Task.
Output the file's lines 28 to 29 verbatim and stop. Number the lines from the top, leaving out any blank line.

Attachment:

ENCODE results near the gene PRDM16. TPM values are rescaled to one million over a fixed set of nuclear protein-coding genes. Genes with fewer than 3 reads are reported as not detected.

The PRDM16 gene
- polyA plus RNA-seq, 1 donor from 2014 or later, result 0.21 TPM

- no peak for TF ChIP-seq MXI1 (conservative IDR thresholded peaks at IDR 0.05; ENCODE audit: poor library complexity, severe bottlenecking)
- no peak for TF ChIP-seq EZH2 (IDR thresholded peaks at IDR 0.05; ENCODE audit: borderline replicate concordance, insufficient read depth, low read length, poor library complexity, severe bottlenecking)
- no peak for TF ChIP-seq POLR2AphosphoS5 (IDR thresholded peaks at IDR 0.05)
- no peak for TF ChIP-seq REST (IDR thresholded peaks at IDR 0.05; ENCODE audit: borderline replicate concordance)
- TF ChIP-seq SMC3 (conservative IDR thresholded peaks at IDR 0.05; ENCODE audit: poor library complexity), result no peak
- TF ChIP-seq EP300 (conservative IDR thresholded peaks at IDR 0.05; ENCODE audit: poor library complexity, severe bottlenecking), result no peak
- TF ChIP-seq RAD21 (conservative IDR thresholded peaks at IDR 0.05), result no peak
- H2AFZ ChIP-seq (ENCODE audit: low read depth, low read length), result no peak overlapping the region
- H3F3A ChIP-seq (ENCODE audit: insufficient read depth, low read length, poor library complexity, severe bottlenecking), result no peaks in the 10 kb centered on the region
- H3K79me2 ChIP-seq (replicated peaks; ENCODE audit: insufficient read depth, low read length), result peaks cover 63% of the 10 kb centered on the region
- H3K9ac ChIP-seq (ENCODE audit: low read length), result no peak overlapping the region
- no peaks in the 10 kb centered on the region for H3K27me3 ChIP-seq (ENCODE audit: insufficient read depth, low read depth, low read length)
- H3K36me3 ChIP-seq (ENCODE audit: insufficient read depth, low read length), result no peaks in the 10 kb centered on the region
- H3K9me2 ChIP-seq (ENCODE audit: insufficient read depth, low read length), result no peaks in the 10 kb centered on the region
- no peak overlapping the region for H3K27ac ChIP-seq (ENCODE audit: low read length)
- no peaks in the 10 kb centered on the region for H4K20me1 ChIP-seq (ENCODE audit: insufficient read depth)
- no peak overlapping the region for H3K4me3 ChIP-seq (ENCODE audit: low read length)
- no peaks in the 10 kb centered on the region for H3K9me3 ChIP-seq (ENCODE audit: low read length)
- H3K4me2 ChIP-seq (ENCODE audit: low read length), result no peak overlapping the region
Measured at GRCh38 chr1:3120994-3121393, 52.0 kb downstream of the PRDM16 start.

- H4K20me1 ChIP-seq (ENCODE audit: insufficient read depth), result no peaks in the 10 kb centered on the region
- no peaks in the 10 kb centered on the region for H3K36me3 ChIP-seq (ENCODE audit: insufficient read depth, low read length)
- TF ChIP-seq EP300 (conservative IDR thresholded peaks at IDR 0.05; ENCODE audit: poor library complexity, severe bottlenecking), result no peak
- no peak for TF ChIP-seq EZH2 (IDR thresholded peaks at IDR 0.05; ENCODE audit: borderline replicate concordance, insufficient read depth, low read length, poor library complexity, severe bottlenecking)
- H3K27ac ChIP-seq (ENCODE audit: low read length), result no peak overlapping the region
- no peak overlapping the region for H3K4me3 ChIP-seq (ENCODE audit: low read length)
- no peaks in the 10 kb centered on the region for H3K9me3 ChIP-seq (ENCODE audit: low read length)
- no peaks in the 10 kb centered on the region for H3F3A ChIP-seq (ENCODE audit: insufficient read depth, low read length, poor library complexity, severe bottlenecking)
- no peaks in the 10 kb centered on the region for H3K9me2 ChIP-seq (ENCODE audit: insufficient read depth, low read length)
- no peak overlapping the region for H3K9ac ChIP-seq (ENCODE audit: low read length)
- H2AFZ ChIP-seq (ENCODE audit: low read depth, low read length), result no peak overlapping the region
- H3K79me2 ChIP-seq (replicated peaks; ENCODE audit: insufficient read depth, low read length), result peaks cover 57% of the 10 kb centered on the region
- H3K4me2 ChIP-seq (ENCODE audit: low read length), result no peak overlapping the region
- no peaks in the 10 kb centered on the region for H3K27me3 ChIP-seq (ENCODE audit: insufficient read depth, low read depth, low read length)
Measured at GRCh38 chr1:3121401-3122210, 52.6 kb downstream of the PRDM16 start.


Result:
- H3K27ac ChIP-seq (ENCODE audit: low read length), result no peak overlapping the region
- no peak overlapping the region for H3K4me3 ChIP-seq (ENCODE audit: low read length)